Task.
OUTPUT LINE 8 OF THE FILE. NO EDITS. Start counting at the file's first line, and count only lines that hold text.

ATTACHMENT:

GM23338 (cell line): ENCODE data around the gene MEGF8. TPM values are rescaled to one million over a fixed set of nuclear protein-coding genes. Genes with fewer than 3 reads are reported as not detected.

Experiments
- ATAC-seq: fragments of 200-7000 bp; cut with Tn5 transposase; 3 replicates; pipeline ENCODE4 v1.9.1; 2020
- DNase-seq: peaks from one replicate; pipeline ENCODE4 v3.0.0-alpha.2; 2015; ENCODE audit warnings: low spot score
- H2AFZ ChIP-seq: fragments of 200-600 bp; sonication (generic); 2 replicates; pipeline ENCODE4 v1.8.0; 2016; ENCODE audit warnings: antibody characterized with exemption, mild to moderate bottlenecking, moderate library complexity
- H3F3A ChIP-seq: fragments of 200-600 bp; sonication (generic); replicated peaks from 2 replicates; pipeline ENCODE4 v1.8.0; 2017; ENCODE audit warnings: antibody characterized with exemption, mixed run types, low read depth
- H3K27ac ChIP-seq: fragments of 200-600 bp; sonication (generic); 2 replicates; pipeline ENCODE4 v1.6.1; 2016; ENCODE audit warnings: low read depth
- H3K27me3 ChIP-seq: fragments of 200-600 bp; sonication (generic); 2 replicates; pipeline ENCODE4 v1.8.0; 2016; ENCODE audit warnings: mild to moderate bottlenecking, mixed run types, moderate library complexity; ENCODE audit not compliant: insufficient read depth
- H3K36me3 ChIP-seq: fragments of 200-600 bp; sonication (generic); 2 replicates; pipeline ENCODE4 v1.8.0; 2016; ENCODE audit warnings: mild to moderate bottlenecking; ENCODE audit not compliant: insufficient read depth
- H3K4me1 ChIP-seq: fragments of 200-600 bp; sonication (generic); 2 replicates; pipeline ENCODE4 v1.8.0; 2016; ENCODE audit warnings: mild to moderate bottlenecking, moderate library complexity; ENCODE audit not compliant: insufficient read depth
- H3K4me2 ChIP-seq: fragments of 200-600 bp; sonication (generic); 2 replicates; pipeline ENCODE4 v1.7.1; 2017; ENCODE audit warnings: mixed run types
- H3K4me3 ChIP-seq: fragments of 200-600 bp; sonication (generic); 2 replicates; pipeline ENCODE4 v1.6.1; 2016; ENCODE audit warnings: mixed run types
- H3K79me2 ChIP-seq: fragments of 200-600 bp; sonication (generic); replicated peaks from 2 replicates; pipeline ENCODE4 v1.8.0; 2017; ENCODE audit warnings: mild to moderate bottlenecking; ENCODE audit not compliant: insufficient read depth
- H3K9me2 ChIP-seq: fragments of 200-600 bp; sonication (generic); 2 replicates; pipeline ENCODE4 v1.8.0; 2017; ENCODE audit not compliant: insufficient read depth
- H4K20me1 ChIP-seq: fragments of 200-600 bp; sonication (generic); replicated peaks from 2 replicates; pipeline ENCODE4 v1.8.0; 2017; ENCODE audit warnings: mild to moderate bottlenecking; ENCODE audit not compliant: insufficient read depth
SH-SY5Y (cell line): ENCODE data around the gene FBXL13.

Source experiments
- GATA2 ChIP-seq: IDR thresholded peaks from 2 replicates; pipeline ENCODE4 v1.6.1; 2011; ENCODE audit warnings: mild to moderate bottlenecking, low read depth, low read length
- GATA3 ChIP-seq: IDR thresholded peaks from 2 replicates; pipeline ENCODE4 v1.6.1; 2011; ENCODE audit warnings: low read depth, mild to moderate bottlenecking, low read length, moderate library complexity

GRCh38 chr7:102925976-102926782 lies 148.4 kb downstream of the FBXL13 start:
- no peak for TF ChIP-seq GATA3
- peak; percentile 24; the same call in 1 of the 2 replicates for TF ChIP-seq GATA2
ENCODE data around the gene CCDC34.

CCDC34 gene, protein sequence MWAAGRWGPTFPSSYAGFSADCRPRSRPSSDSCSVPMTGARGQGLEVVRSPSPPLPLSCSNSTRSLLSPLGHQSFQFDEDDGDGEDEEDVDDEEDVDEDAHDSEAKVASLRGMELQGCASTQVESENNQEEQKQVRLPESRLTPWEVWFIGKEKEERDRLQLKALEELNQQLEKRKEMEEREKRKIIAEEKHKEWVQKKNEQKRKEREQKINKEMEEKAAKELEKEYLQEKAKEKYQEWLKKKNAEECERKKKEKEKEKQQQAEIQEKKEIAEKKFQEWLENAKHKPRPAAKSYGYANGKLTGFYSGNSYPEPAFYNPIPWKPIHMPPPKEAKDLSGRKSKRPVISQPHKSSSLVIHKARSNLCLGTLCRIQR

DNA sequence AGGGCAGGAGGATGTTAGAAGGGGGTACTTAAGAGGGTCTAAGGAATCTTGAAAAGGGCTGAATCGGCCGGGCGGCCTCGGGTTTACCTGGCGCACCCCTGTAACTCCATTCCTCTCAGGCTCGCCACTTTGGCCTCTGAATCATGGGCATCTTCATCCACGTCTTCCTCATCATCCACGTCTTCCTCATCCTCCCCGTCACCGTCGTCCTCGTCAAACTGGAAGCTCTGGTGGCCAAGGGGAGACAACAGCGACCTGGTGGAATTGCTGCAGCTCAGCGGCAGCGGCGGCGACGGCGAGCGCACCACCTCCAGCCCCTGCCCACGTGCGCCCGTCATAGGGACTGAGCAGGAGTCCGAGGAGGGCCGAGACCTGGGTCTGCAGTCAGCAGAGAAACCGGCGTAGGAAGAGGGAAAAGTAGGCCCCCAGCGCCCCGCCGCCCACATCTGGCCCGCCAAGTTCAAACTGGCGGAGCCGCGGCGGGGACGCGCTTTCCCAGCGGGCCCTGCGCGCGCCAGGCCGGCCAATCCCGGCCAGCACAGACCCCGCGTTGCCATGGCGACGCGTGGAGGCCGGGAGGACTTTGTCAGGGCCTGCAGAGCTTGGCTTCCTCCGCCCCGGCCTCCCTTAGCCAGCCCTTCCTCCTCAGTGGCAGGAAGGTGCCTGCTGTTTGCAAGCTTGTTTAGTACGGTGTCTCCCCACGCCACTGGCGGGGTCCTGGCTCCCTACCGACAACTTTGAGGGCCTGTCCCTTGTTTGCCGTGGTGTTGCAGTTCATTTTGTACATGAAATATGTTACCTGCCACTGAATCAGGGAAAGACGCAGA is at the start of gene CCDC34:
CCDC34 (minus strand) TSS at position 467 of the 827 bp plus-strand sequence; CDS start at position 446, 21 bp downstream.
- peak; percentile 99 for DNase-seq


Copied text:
- H3K27me3 ChIP-seq: fragments of 200-600 bp; sonication (generic); 2 replicates; pipeline ENCODE4 v1.8.0; 2016; ENCODE audit warnings: mild to moderate bottlenecking, mixed run types, moderate library complexity; ENCODE audit not compliant: insufficient read depth